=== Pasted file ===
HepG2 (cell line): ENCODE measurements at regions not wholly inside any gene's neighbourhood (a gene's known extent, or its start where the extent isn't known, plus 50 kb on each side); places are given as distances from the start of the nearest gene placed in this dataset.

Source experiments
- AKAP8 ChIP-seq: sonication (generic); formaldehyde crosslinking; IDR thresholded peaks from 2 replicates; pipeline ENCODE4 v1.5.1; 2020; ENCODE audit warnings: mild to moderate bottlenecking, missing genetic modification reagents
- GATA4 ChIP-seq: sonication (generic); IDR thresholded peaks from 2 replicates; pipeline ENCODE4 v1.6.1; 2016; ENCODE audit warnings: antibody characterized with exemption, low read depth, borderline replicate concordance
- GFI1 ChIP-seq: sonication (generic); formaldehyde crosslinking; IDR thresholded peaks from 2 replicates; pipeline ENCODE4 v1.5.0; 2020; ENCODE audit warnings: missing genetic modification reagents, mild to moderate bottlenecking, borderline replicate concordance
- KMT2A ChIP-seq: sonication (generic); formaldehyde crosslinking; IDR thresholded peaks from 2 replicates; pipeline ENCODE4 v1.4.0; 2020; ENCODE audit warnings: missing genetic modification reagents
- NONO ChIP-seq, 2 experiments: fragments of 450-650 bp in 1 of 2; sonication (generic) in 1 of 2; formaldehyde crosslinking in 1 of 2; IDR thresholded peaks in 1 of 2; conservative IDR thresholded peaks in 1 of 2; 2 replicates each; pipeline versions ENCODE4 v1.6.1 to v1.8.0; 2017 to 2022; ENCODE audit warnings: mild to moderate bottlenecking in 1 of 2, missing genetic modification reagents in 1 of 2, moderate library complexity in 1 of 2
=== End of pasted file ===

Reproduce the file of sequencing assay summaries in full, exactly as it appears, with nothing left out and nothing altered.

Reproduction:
HepG2 (cell line): ENCODE measurements at regions not wholly inside any gene's neighbourhood (a gene's known extent, or its start where the extent isn't known, plus 50 kb on each side); places are given as distances from the start of the nearest gene placed in this dataset.

Source experiments
- AKAP8 ChIP-seq: sonication (generic); formaldehyde crosslinking; IDR thresholded peaks from 2 replicates; pipeline ENCODE4 v1.5.1; 2020; ENCODE audit warnings: mild to moderate bottlenecking, missing genetic modification reagents
- GATA4 ChIP-seq: sonication (generic); IDR thresholded peaks from 2 replicates; pipeline ENCODE4 v1.6.1; 2016; ENCODE audit warnings: antibody characterized with exemption, low read depth, borderline replicate concordance
- GFI1 ChIP-seq: sonication (generic); formaldehyde crosslinking; IDR thresholded peaks from 2 replicates; pipeline ENCODE4 v1.5.0; 2020; ENCODE audit warnings: missing genetic modification reagents, mild to moderate bottlenecking, borderline replicate concordance
- KMT2A ChIP-seq: sonication (generic); formaldehyde crosslinking; IDR thresholded peaks from 2 replicates; pipeline ENCODE4 v1.4.0; 2020; ENCODE audit warnings: missing genetic modification reagents
- NONO ChIP-seq, 2 experiments: fragments of 450-650 bp in 1 of 2; sonication (generic) in 1 of 2; formaldehyde crosslinking in 1 of 2; IDR thresholded peaks in 1 of 2; conservative IDR thresholded peaks in 1 of 2; 2 replicates each; pipeline versions ENCODE4 v1.6.1 to v1.8.0; 2017 to 2022; ENCODE audit warnings: mild to moderate bottlenecking in 1 of 2, missing genetic modification reagents in 1 of 2, moderate library complexity in 1 of 2